If you are planning to go down Lee Boulevard in Richland on July 25, you’d better bring an inflatable tube and a swimsuit.
The street will be closed from Thayer to Stevens drive while thousands of people zoom down a 1,000-foot slip and slide, which will start at the crest of the hill, said Justin Brown, Richland’s recreation coordinator.
Richland is one of more than 175 cities across the U.S. and Canada planning to take part in Slide the City this summer.
“If everything goes as planned, we will be the first city in Washington to have this event,” Brown said, noting that Spokane and Seattle also are scheduled to participate in Slide the City later this summer.
The Salt Lake City-based company estimates 6,000 to 8,000 people will glide down the slide that’s the length of three football fields when it’s in Richland.
Company representatives could not be reached Thursday, but registration for the slide is expected to open soon on the event’s website, and people can now sign up to join a waiting list for more information.
Richland pursued bringing Slide the City to town, hoping it will attract people who also are going to Water Follies and Art in the Park the same weekend.
“Our intention is to complement those events, not take away from them,” Brown said.
The slide circulates 12,000 to 20,000 gallons of water a day, then treats it and returns it to the city water system, says the company’s website.
Richland gets all its city water from the Columbia River, which is not in a drought situation like the Yakima River, Brown said.
No Slide the City events are scheduled in California this year because of the ongoing drought there.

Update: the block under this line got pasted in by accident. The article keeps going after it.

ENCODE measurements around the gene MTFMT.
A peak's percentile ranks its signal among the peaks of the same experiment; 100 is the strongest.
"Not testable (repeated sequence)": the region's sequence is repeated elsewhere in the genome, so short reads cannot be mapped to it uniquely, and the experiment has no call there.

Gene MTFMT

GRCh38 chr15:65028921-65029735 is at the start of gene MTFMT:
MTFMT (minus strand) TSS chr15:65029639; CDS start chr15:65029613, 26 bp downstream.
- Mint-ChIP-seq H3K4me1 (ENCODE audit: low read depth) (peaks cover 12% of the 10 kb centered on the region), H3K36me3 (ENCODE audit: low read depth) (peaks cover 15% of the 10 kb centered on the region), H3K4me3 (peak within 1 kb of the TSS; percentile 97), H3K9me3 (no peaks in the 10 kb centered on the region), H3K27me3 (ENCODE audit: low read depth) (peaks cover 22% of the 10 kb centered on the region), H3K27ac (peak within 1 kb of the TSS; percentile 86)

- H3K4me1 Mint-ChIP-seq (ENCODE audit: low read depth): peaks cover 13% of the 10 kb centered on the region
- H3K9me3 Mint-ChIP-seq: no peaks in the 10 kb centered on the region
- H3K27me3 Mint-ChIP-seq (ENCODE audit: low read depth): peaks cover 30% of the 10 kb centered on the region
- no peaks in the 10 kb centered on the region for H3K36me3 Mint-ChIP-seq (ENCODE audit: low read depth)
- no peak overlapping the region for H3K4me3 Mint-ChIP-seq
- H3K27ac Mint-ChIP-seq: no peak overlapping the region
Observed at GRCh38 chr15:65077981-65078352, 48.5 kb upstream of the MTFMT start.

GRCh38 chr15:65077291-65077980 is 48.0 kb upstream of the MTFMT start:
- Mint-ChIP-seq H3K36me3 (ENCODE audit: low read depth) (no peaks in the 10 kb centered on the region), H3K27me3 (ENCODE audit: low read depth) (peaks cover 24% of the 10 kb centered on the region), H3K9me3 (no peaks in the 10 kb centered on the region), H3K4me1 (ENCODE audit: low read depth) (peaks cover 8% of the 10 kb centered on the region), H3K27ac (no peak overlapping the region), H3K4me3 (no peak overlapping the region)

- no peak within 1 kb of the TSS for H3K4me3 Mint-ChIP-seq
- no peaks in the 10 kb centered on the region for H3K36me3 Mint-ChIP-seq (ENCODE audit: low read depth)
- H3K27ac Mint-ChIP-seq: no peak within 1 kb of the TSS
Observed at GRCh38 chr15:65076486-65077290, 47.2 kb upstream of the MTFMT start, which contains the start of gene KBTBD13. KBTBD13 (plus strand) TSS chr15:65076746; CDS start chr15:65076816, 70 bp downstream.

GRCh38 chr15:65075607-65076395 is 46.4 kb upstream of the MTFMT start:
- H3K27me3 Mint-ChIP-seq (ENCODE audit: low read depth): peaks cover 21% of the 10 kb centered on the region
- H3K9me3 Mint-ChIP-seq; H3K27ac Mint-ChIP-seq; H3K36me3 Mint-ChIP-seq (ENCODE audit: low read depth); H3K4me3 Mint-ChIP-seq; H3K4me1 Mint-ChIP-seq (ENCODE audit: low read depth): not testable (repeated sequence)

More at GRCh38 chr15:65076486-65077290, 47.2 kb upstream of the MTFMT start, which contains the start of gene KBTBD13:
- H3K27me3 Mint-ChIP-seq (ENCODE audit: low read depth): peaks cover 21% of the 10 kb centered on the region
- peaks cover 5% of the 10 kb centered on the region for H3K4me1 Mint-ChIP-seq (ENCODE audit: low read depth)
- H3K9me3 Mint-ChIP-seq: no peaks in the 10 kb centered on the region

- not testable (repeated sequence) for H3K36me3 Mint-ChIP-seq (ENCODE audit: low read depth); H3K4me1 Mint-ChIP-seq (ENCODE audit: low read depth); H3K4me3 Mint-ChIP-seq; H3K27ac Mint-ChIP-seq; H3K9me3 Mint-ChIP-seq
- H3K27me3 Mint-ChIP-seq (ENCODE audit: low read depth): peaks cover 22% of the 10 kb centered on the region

“Their water issues are obviously much worse than ours,” Brown said. “At the moment, we have no water concerns at all in the city of Richland.”
The slide, which was recently featured on NBC’s Today show, has a number of different prices, ranging from $13 for early-bird registration for a single ride to $60 for same-day registration for unlimited rides, according to its website.
Live music, as well as food and merchandise vendors, are expected. The merchandise tent will sell required inflatable tubes for those who forget to bring their own.
The slide company partners with a charity at each of its stops. In Richland, it will be the city’s parks department.
Slide the City donates money for each volunteer the city brings in to help run the event.
Brown hopes to raise $5,000 for the parks department, which would either go toward playground equipment or scholarships to help low-income children take part in parks department activities.
The section of Lee Boulevard with the slide will be closed to traffic from 4 a.m. to 11 p.m. that day.
To get on the waiting list, go to www.slidethe